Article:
Comic book reviews for Womanthology Space #4 and Womanthology Space #5 by Jody Houser, Sally Thompson, Kathryn Layno, Devin Grayson, Lindsay Walker, Christine Ellis, Elva Wang, Barbara Randall Kesel, Diana Nock, Allison Pang, Chrissie Zullo, Laura Morley, Sara Richard, Cecil Castellucci, Kel McDonald, Kiala Kazebee, and Isabelle Melancon
Average rating: 3/5 stars
Womanthology Space #4
Trinkets by Jody Houser
Art: Sally Thompson and Kathryn Layno
This story tried really hard. I like the concept of the thief rescuing a piece of living artifact from its boredom and loneliness behind a glass case. And I liked how they were both storytellers. However, it was just a bit disconnected for such a short piece.
The Smell of Sunshine by Devin Grayson
Art: Lindsay Walker
Flynn Celtchair MacShay got the bad end of the tale. Of course, he also proved that he was the military’s guy in the end.
That said, I felt disconnected to his reasonings why he would know they were all under the influence of a military weapon and still blame the entire massacre on monsters. Maybe it was his way of processing. Maybe in his world, it was actually known that the military did things like this. Unfortunately, there’s not a lot of information to go on, and Flynn wasn’t a character I felt identification with.
Drift by Christine Ellis
Art: Elva Wang
While I appreciate Womanthology hosting different types of writing and art, Wang’s art wasn’t my favorite. I wish she’d put the care into her backgrounds and places for lettering that she’d put into her characters.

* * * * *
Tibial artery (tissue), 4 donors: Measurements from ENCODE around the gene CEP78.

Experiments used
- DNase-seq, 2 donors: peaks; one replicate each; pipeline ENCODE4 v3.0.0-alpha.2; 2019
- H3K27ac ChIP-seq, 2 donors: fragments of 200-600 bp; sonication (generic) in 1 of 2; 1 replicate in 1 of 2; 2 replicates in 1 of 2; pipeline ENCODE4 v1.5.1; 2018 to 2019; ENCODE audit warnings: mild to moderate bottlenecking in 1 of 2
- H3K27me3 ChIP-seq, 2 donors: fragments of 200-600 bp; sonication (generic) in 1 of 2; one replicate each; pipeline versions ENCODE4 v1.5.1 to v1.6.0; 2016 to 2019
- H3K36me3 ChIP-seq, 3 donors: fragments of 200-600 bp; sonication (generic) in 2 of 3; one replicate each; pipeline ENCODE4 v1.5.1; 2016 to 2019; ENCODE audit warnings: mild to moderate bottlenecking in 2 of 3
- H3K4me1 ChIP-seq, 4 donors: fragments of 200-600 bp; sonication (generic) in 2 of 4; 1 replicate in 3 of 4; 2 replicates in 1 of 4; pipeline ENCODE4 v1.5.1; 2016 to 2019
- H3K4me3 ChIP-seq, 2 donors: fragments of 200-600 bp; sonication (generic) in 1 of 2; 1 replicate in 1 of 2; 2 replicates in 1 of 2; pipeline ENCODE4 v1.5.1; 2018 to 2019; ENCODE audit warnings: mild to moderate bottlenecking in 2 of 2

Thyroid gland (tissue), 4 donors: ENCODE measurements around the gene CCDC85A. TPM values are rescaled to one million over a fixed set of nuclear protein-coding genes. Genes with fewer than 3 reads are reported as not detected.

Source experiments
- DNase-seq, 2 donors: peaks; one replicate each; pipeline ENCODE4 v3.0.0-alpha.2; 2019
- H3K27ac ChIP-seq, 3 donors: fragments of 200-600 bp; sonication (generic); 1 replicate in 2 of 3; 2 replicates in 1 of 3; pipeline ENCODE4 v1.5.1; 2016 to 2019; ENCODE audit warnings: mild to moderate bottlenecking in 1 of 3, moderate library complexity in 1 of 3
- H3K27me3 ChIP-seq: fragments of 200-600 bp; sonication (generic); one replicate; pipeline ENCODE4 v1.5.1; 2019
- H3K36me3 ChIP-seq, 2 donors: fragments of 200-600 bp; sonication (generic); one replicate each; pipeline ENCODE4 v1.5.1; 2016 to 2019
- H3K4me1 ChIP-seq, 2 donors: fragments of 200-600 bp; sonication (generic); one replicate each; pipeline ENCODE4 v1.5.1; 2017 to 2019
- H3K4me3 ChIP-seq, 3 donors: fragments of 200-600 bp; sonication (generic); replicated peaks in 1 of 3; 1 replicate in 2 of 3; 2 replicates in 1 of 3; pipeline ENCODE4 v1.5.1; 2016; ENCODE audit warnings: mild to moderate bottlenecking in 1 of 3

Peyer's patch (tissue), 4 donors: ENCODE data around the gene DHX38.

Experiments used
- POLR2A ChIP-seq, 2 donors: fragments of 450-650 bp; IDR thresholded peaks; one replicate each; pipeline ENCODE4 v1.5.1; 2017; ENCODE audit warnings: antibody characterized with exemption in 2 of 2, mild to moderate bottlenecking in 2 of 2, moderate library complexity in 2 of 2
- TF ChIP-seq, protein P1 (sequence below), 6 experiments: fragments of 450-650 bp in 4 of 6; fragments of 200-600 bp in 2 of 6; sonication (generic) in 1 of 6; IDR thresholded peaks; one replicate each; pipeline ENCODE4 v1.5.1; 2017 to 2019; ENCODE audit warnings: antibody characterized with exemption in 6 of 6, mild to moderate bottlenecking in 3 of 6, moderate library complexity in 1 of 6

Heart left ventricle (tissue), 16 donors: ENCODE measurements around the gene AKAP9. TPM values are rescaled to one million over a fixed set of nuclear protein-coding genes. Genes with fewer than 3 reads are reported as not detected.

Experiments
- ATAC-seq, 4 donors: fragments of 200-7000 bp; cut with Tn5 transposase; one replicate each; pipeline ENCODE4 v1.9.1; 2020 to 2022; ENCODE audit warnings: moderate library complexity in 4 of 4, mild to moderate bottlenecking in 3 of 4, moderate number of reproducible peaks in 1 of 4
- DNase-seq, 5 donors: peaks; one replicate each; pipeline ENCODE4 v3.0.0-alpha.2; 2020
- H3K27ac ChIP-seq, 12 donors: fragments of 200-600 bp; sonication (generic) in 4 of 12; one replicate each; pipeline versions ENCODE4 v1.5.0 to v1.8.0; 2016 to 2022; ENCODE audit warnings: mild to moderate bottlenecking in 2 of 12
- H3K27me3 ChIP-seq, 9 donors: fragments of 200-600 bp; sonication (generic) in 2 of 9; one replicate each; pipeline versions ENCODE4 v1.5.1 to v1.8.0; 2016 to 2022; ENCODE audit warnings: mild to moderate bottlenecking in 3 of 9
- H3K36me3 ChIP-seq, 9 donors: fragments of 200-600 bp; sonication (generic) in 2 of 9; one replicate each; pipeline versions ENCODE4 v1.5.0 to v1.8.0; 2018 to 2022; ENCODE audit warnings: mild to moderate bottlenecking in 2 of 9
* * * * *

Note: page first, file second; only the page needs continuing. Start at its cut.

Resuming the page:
That said, I love Ellis’ story about the star that comes down and what dying means in space and how our actions are the only thing that matters. All lovely themes, and all executed very well in this short format.
Womanthology Space #5
Eccentric Orbit by Barbara Randall Kesel
Art: Diana Nock
The story was pretty cute. I liked the awkward girl who finds something she loves. It works well as a story about a teenager who’s still learning about her body and her potential. The artwork, however, left me a little cold. I wish Nock had better conveyed movement, especially running.
The Wind in Her Hair by Allison Pang
Art: Chrissie Zullo
I loved Zullo’s art here in the this story of Luna, who falls from the city and finds the last tree with its robot guardian. I’m always interested in stories of environment and of a different kind of love. However, it didn’t feel as coherent as it should’ve been. The world came through Zullo’s art, but wasn’t accompanied enough by the writing itself.
In the Drink by Laura Morley
Art: Sara Richard
Not really sure what this story exactly had to do with the outer space theme. Yeah, seemed a little silly and definitely didn’t draw me in at all.
I Will Return by Cecil Castellucci
Art: Kel McDonald
While perhaps an interesting metaphor for how planets and other space bodies orbit around a sun, I wasn’t drawn into it like I should’ve been. The dancer had little personality except for her obsession. With a man. With love. Not for me.
Broken Glass by Kiala Kazebee
Art: Isabelle Melancon
Wow, there was a lot of stuff packed into this story. I liked it alot. I loved that the planet was getting destroyed by a meteor, and everyone knew it. I also liked that it was from the eyes of children. The puritanical point-of-view of the adults contrasting with the teenager’s teenage behavior worked so well. I love that they held hands even though it was forbidden. Then the ending line was brilliant.
Dive into space with these women and buy Womanthology: Space.